New Punic Punditry.

Author:Kerr, Robert
Position:Critical essay

The volume under review is the first of an intended total of three. It largely contains texts found during the nineteenth and early twentieth centuries. The envisaged second volume is to present the hitherto unpublished "plusieurs douzaines" of texts found in 1969 reused as a foundation for the city's Roman triumphal arch. The third will contain the inscriptions from monuments now lost, based on old photographs and casts. While many of the texts here have been previously published in a preliminary fashion (starting with Chabot 1918; now HNPI), this volume must be formally considered their long-awaited editio princeps. This, as described in the opening chapter ("L'historique de la decouverte des inscriptions"), was originally to have been undertaken by J.-B. Chabot; later this task was given to J. Fevrier, and later still to M. Sznycer and M. Fantar. After the death of the former in 2011, it was finally F. Bron who completed the edition for publication. (1)

The volume contains some ninty-eight texts arranged by genre: votive texts, largely relating to sacrifices at the Tophet (1-69); epitaphs (69-88); two inscriptions from the "Temple of Apollo" (89-90); fragmentary texts (91-97); and finally a text from Mididi (Hr Medid) (98). The last chapter is a compendious iconographic study of the steles by the late C. Picard. The volume concludes with concordances, glossaries, and quite legible black-and-white photographs. The discussion of the inscriptions includes material data such as the dimensions of each stone, its decoration, letter height, and the dimensions of the champ epigraphique. The texts themselves are presented in transcription and translation along with a summary commentary. The majority of the texts can be found in HNPI (except 9, 13, 18, 24f., 27, 34f., 48-50, 57, 59, 65, 70-72, 76-79, 81-84, 88, and fragmentary texts 91-97). The major importance of this edition lies in the photographs.

The commentary is somewhat superficial. The first texts receive more discussion than do later ones; ergo this information might have been better placed in a general chapter on palaeographical and grammatical matters. Generally speaking, references to the standard reference grammar (Friedrich-Rollig 1999) and relevant onomastical literature are absent. (2) Unfortunately, there is no analytical discussion of neo-Punic phonetic orthography. (3) In the following we will comment on significant features of the individual texts.

No. 1: The conjunction kh in 1. 1--in the drawing HNPI 138 k', although omitted in both Jongeling's transcription and translation--is confirmed by the photo. The discussion of this particle (pp. 22-23) misses the point, an error which could have been avoided by reference to Jongeling 1986. (4) The PN in 1. 2 is read here correctly as b's' following Chabot, interpreted as the Latin name Bassus vs HNPI b's' "Basso" (though note discussion pp. 324f.). The note (p. 23) that "la terminaison -us etant rendue, comme c'est l'usage, par un aleph (')" is only partially correct, since aleph here (not a vowel letter, but a vowel indicator) actually renders, as is confirmed by Latino-Punic, the Latin vocative! (5) The final PN in 1. 3, as confirmed by the photograph, is read m'sgry'n, as is the drawing in HNPI (not the transcription however!).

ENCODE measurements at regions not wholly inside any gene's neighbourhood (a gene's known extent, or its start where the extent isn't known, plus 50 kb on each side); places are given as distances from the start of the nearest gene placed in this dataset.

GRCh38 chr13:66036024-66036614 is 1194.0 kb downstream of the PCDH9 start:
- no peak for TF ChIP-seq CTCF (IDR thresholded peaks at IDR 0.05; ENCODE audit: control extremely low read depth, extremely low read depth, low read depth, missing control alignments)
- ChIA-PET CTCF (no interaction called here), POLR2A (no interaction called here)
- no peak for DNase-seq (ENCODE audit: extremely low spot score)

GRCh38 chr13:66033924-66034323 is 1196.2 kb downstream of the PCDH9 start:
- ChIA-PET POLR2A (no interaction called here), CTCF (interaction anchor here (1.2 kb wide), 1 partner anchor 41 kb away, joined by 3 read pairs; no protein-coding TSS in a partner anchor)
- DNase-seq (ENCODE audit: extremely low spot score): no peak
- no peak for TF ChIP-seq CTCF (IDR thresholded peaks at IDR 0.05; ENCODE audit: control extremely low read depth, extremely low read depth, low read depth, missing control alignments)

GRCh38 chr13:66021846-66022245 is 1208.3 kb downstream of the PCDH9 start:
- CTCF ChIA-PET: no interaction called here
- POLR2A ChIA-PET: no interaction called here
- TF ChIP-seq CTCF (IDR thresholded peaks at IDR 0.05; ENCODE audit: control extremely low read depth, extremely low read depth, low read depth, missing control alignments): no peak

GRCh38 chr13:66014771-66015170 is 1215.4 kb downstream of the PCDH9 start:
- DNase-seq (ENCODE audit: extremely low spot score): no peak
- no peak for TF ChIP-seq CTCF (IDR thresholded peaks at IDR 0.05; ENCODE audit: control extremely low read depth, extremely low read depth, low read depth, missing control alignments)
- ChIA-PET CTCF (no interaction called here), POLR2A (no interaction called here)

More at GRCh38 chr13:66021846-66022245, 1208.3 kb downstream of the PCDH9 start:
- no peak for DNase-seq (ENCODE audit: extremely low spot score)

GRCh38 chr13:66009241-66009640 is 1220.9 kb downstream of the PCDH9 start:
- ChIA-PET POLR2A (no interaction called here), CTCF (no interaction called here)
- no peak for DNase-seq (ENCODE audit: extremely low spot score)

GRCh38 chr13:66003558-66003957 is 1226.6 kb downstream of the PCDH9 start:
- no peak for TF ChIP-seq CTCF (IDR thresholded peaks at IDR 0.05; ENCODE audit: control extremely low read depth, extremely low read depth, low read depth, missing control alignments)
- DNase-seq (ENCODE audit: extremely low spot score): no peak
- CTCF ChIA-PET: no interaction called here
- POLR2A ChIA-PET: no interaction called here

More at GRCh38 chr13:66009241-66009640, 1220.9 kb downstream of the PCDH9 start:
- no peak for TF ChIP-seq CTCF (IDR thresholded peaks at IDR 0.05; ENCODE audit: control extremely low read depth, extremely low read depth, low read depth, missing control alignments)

On p. 22 it is briefly noted that the Maktar texts "utilisent la graphie neopunique habituelle, ou les laryngales, qui ne se prononcaient plus, servent de matres lectionis pour noter les voyelles" and that, e.g., b'l hmn (i.e., Baal Hammon) "est ecrit de differentes manieres," e.g., b'l hmn, bhl 'mn, b'l mn (the latter spelling is the norm at Guelma), etc. (see list HNPI 322 s.v.). However, the remark in the next sentence mentioning "la graphie punique traditionelle et correcte b'l hmn" is de trop, as the puniphone Maktarians were not trying to realize (or probably were not even aware of) traditional PhP orthography. While Baal is the recognized French spelling of this deity, it is unclear why in translations it is rendered consistently as if it were a Hebrew lexeme here, scil. Ba'al--there was no segholization in PhP and, with the loss of the laryngeal, one is left with /bal/. Similar applies to other transcriptions, such as brkb'l, transcribed p. 22 as Birikba'al, p. 23 described as "nom punique frequent" with reference only to Benz 1972. As here, in the collocation b's' bn brkb'l bn m'sgry'n, brkb'l must be a male. As Jongeling 1988 noted, in PhP the female name is construed on the basis of the D-stem, the male on that of the G, as, e.g., Latin epigraphical attestations show. (6) Thus this vocalization is gender incongruent; Barikbal would have been accurate.

No. 2: Punic spellings with ['w] and [ 'y] for Libyco-Berber names probably render a diphthong (Kerr 2010: 59, 61f.). The French translation of the standard votive formula l'dn b'l hmn kh sm' ql' brk' [PN.sub.1] bn [PN.sub.2] (bn [PN.sub.3], etc.) as two sentences "Au Seigneur Ba'al hammon, parce qu'il a entendu sa...

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